Consumers Say Pandemic-Driven Spending Habits Are Here to Stay
A significant number of Americans plan to spend less or change brands as they reconsider the meaning of essential spending.
NEW YORK — Despite rising optimism regarding an eventual return to pre-pandemic habits, a large number of American consumers say that even after the COVID-19 pandemic ends, they plan to keep spending less or switch up the products and brands they spend money on — or both, according to a survey released by global consulting firm AlixPartners.
The survey found that 73 percent of U.S. consumers are optimistic about vaccines and about the future, up from 67 percent last winter. At the same time, 36 percent of consumers say their pandemic-hardened buying habits will endure after the pandemic ends. Additionally, 36 percent of those consumers say they plan to keep spending less than they did pre-pandemic and 20 percent say that while they plan to spend the same amount, they will switch product categories and brands.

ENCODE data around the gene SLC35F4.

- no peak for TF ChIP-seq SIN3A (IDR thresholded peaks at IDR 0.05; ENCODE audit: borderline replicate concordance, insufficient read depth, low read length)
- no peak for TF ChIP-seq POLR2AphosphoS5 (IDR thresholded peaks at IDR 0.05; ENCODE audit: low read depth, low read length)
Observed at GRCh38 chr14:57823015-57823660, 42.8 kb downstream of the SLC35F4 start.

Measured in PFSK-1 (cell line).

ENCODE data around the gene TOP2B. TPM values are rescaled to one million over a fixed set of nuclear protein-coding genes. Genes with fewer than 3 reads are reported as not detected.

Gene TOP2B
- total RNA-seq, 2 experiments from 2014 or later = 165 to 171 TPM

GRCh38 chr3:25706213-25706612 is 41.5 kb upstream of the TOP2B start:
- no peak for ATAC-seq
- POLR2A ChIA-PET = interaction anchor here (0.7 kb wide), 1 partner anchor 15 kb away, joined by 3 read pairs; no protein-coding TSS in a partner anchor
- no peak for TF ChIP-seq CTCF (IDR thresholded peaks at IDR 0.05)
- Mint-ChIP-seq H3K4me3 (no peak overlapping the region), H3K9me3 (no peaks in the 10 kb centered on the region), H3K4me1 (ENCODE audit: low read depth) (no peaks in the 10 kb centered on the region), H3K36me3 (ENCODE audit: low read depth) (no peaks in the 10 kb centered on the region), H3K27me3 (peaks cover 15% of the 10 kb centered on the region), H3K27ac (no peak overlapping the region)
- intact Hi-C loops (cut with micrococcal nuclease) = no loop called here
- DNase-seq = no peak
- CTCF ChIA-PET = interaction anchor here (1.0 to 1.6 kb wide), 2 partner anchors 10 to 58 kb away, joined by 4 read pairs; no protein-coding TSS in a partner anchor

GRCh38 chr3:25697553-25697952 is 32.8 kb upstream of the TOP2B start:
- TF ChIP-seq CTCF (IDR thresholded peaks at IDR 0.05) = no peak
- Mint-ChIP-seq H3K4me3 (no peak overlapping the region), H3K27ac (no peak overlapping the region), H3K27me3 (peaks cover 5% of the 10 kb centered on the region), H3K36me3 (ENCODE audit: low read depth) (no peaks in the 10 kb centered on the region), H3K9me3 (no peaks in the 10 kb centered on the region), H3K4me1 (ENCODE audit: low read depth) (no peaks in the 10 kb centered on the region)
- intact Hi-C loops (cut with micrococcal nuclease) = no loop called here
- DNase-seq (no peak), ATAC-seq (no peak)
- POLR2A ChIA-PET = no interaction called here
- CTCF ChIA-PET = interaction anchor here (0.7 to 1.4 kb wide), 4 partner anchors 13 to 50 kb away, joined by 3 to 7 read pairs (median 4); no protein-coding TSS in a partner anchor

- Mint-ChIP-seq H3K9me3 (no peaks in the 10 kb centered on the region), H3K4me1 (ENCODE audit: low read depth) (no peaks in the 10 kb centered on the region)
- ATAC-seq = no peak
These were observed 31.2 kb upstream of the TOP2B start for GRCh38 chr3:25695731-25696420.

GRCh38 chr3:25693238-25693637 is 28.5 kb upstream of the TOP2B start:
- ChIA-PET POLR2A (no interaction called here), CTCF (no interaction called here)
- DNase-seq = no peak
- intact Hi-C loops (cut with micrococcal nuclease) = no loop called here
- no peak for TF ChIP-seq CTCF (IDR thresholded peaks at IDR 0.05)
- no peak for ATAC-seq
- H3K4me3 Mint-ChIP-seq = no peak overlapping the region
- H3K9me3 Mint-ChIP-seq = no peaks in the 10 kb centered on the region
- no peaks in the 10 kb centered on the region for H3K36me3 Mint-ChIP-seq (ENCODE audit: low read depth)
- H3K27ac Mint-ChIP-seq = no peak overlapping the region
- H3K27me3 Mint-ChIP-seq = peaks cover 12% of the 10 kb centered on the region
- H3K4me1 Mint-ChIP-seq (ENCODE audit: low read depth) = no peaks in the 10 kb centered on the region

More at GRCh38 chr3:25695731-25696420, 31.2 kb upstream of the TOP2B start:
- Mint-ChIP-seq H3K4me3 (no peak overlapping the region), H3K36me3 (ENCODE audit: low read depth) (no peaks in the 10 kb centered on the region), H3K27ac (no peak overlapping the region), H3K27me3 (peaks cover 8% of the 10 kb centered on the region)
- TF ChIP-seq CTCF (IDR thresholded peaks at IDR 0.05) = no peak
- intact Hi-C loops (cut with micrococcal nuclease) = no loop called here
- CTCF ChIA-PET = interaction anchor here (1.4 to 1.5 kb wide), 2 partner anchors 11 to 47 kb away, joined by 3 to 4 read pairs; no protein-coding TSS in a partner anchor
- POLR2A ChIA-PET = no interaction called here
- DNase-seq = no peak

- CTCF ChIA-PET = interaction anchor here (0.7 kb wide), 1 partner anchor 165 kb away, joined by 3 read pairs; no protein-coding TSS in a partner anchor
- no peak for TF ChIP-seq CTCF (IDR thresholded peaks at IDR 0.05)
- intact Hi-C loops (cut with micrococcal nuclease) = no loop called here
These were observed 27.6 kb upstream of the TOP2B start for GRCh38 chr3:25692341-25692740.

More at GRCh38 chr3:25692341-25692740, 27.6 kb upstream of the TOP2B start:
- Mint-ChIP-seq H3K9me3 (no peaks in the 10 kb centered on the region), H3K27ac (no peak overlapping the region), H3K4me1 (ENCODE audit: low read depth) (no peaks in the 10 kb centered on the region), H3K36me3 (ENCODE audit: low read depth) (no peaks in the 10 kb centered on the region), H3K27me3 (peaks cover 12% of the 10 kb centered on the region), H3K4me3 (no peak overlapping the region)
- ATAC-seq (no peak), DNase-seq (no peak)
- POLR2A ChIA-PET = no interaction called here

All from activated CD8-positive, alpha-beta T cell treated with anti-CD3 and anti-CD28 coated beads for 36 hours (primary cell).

Overall, 25 percent of American consumers are interested in trying new food/grocery brands; 24 percent are interested in trying new retail brands; 27 percent are interested in new travel and leisure brands; and 37 percent are interested in trying new restaurant brands.
More than half (51 percent) of Americans who report spending less in the previous three months say have reevaluated what they consider "essential" spending.
The survey also revealed another example of shifting consumer priorities: 62 percent of Americans ages 18-to-34 say they intend to trade down, trade up or shift their spending to other categories and brands. This is significantly above the 40 percent average for Americans of all ages.
"As the changes brought on by the pandemic become clearer, it's becoming easier to see which ones are likely to be enduring," said David Garfield, global leader of the consumer products practice at AlixPartners and leader of the Americas business unit. "One thing I think is permanent is that we are seeing the rise of 'the intentional consumer' — a consumer that in some cases plans to spend less and, in all cases, plans to be much more deliberate about how and where to spend.
"To reach this changed consumer, companies and brands must themselves become more intentional about exactly who they are trying to serve and how to do so profitability," he continued. "Among other things, companies and brands must break down silos and challenge historical models that add needless costs which many consumers will no longer pay for."